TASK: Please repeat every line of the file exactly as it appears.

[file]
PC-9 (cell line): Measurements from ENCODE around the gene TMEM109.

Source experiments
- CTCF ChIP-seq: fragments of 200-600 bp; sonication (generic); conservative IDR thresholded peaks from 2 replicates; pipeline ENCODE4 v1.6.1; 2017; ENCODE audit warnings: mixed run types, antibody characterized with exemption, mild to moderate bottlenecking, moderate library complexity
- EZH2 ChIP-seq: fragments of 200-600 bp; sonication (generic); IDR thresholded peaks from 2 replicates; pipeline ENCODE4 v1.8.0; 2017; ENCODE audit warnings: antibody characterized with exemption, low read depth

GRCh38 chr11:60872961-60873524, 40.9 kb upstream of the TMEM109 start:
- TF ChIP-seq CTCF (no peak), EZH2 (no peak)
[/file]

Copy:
PC-9 (cell line): Measurements from ENCODE around the gene TMEM109.

Source experiments
- CTCF ChIP-seq: fragments of 200-600 bp; sonication (generic); conservative IDR thresholded peaks from 2 replicates; pipeline ENCODE4 v1.6.1; 2017; ENCODE audit warnings: mixed run types, antibody characterized with exemption, mild to moderate bottlenecking, moderate library complexity
- EZH2 ChIP-seq: fragments of 200-600 bp; sonication (generic); IDR thresholded peaks from 2 replicates; pipeline ENCODE4 v1.8.0; 2017; ENCODE audit warnings: antibody characterized with exemption, low read depth

GRCh38 chr11:60872961-60873524, 40.9 kb upstream of the TMEM109 start:
- TF ChIP-seq CTCF (no peak), EZH2 (no peak)